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Transport engineering:1971:

27th August 1971, Page 31
27th August 1971
Page 31
Page 32
Page 33
Page 31, 27th August 1971 — Transport engineering:1971:
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William Hampton Ltd

Any maintenance that wants doing is done now: is the precept on which the operation of the William Hampton fleet is based. And this is backed by the use of top-class vehicles.

by Paul Brockington, MIMechE

A FLEET of seventy 28 Cu yd and 35 Cu yd tippers, currently operated by William Hampton Ltd, is doing the same amount of work as the 140 four-, sixand eight-wheeled vehicles that were employed by the company six to seven years ago. Although quality vehicles were included in the fleet at that time as well as lesser breeds, all the tippers are now top-grade machines and carry on average a considerably increased payload. And "keeping up the standard" also applies to the drivers and to the workshop fitters. In the words of one of the Hampton depot managers: "The fitters are a fine lot who do anything that is asked of them to the best of their ability; and that goes for the drivers too." Operation of the fleet is based on the precept that "any maintenance that wants doing is done now".

The most recent additions to the fleet include six 32-ton-gross 35.5 Cu yd articulated tippers with 30ft bodies that are hauled by Foden 4AH56 /32 and Scania LB 110 Super tractive units and can carry a payload of 21 tons, the remainder of the fleet comprising Foden 24-ton-gross 28 cu yd eight-wheelers of 1 [ft or 9ft wheelbase powered by Gardner 6LX or 6LXB diesels which have a maker's rating of 26 tons gross and payload capacity of 15 tons. It is notable that there have been Foden vehicles in the Hampton fleet since steam wagon days. Three of the tractive units are Fodens. The Scanias have a maker's rating of 48 tons.

Extra payload

Whether to use six-wheelers based on "non-quality" chassis in preference to eight-wheelers costing nearly twice as much was one of the major decisions that had to be made when the fleet was reorganized. It was known that the extra payload that could be carried by a relatively heavy eight-wheeler was only about 30cwt more than the payload of a maximum-load six-wheeler based on a lighter chassis and that on a day-to-day costing basis (with due regard to depreciation but without regard to maintenance costs and down-time) a higher profit could be derived from operating six-wheelers. But it was also known that. the eight-wheeler would be more reliable in service and that its use would enable maintenance costs to be reduced. Since the rigid fleet has been wholly based on eight-wheelers it has yielded higher dividends.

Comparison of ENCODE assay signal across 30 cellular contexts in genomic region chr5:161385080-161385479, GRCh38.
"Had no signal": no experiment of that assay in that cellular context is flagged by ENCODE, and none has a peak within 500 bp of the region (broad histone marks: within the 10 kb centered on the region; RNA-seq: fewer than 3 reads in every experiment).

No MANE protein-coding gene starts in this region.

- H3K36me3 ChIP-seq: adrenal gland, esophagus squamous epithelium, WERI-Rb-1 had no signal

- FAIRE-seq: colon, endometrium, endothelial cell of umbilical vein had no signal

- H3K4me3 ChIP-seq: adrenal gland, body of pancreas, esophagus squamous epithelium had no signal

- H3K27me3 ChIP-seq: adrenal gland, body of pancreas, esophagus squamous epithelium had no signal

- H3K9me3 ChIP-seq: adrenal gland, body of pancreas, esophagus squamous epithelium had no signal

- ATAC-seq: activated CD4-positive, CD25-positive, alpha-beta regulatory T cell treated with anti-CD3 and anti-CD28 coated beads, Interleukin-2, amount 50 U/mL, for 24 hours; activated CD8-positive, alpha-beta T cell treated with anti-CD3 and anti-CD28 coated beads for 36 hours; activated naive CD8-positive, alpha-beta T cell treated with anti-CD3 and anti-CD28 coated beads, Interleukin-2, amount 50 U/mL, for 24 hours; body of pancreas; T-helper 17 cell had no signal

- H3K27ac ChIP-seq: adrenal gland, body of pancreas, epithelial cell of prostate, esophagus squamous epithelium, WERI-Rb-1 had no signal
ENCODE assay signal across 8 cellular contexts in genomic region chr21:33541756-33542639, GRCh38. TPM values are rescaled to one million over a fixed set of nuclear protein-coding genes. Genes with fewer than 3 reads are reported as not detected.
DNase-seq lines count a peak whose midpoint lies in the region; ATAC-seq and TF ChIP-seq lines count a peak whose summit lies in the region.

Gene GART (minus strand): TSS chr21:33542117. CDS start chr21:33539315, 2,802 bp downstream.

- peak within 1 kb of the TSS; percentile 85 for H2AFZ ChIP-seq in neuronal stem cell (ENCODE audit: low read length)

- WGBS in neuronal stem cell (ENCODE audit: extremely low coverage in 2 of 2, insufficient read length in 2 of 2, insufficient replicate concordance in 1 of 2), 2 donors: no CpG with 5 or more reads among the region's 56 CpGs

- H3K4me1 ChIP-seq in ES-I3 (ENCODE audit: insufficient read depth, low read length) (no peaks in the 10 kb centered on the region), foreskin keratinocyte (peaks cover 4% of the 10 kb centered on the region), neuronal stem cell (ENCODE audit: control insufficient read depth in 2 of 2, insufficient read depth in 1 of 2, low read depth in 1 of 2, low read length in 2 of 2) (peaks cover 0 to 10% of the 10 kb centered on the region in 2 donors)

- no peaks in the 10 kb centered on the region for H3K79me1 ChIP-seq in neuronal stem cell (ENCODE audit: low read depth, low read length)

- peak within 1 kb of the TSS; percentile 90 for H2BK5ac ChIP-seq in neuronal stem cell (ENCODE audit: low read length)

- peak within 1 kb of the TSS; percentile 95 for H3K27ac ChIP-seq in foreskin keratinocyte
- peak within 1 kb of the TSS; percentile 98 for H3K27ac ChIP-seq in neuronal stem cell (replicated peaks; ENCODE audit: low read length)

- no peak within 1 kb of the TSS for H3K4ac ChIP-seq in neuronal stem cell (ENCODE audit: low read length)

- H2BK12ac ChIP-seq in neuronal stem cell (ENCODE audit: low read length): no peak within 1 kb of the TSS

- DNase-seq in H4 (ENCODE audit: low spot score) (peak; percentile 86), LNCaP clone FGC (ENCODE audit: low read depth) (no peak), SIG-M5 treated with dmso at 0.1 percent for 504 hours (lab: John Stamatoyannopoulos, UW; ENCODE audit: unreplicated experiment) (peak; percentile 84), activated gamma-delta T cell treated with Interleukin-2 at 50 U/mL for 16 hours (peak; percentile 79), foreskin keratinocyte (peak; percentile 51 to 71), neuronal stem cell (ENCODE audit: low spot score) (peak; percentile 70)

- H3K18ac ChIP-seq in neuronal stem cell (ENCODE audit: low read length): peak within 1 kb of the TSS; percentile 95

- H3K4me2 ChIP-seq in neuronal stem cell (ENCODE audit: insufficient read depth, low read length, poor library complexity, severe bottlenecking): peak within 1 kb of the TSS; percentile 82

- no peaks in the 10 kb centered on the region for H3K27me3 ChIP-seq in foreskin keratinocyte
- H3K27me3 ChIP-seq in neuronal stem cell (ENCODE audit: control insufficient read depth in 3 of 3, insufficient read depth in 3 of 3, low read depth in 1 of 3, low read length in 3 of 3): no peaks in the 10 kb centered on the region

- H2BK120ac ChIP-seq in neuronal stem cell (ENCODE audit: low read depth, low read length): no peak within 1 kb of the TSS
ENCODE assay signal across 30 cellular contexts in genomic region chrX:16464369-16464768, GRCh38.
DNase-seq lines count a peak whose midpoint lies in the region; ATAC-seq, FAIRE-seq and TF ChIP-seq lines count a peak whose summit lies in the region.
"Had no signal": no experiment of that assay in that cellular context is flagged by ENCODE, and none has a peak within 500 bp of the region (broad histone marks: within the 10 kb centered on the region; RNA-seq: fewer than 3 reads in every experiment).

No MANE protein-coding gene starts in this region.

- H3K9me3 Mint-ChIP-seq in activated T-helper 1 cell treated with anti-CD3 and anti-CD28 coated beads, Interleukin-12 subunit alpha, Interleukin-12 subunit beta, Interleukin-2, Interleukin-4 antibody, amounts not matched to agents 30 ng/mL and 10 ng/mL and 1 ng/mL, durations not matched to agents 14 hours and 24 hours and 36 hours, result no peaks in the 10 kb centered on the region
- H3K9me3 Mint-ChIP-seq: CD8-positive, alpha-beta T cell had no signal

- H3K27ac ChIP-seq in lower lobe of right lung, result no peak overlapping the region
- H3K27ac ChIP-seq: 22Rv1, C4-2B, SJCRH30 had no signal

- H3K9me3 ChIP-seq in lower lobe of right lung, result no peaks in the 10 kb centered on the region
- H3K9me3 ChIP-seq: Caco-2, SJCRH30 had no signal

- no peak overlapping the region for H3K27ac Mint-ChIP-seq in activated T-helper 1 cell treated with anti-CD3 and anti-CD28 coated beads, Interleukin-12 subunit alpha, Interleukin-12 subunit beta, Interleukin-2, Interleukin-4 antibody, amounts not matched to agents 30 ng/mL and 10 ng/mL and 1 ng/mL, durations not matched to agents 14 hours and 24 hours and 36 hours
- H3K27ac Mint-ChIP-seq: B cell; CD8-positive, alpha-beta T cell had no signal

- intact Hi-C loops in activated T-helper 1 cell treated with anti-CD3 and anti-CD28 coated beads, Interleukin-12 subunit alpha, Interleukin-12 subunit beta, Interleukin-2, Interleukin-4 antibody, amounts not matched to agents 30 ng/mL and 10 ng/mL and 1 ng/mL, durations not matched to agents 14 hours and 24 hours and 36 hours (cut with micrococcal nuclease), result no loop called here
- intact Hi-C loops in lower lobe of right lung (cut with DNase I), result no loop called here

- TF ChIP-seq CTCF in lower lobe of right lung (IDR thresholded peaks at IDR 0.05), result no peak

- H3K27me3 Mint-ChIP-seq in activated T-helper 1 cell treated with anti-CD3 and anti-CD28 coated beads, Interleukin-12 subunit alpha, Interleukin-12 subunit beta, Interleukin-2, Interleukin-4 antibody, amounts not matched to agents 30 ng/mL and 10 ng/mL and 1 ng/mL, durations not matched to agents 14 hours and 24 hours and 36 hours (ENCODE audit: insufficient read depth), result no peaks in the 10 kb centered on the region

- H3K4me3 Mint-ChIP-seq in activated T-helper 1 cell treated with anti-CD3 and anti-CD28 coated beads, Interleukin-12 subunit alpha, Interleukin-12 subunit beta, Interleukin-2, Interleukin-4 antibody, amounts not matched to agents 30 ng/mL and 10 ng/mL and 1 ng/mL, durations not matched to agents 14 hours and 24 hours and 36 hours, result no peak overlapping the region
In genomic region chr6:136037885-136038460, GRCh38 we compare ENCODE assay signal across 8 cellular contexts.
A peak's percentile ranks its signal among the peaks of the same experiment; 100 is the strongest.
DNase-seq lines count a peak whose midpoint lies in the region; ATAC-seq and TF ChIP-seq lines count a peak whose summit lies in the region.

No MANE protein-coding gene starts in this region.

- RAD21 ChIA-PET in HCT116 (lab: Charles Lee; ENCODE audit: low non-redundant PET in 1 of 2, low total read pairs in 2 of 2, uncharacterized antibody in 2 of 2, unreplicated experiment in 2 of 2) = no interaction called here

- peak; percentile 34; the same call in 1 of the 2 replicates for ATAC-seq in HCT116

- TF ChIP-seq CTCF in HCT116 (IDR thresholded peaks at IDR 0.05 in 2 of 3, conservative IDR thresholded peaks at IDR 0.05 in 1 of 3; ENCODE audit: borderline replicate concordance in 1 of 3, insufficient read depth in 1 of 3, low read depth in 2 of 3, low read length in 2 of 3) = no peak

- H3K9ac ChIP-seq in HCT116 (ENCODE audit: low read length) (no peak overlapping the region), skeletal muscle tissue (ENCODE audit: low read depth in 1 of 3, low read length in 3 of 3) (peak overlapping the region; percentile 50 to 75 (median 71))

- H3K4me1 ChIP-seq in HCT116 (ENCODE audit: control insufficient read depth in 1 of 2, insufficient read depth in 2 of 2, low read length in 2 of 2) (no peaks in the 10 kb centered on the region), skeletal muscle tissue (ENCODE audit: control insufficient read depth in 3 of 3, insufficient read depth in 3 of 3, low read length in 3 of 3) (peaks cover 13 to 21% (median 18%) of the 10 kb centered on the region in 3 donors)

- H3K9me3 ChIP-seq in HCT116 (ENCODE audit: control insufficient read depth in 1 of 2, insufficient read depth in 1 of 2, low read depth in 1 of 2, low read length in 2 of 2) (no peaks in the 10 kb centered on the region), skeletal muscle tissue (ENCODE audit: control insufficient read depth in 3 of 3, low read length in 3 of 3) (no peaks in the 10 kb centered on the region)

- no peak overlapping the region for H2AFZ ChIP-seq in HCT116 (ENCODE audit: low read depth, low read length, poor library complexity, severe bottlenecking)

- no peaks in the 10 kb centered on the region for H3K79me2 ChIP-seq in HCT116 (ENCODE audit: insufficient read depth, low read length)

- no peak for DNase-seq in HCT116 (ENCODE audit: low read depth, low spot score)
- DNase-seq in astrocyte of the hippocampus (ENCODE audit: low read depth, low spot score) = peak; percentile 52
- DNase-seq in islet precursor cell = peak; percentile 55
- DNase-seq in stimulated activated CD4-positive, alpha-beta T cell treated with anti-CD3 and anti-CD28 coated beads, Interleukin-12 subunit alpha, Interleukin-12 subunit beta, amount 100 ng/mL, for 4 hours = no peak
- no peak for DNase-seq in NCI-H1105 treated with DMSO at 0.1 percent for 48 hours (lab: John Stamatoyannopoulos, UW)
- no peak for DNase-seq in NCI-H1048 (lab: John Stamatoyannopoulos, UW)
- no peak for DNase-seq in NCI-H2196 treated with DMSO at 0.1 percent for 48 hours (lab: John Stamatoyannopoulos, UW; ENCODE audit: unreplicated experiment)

On average the vehicles cover about 50,000 miles a year and have a life of around five years. Formerly, vehicles were replaced after six/seven years and the workshop staff numbered about 20 fitters. Three fitters are now employed in the Rochester depot and three in Mitcham.

The aluminium tipper bodies of the rigids were at one time built in the Hampton workshops and were designed to provide a structure that was torsionally rigid, resistant to abrasion and, of equal importance, did not "rattle loose" when the vehicle was travelling light and road shocks produced continuous high-frequency vibrations. Body production has now been discontinued but the same type of body is in current use built by Maskells (Salfords) Ltd, Salford, Surrey.

Because of the abrasive quality of pulverized coal and of coke (which represent a large proportion of the materials carried) and the need for a robust long-lasting body structure, fully hardened and toughened aluminium sheet and extrusions are employed, /which are assembled with Huck bolts and solid rivets. According to Hampton it is not practical to weld this grade of aluminium and the use of bolts and rivets is a satisfactory alternative. Variations of the same type of body are fitted to the vehicles of 9ft wheelbase which are tipped by Edbro outrigged underfloor rams and to the longer wheelbase Fodens which are equipped with Edbro twin-ram front gears. Torsional rigidity is enhanced by boxing in the sub-frame at the front and rear, by fitting a gusseted cross-bearer in the centre and by bracing the frame diagonally at one or both ends depending on the type of ram gear used. The tailboard is hung from a bracing panel that spans the rear of the body and additional bracing is provided by a panel below floor level. The bodies of another make fitted to older vehicles have had to be extensively reinforced to enable them to be retained in service, and frequent attention is still required.

Soft ground problems

It would not be safe, in the Hampton view, to employ any type of tipping vehicle with a body having a length in excess of about 22k for tipping on soft ground even if a body of high torsional stiffness were fitted. And the rigids have a manoeuvrability advantage over the artics. So eight-wheelers will remain an essential part of the Hampton fleet. About 20 per cent of the materials carried are discharged on other than a hard standing compared with 60 per cent some years ago but all vehicles (apart from the artics) are involved in site-work from time to time and loads include the worst types of sticky material such as pulverized fuel ash.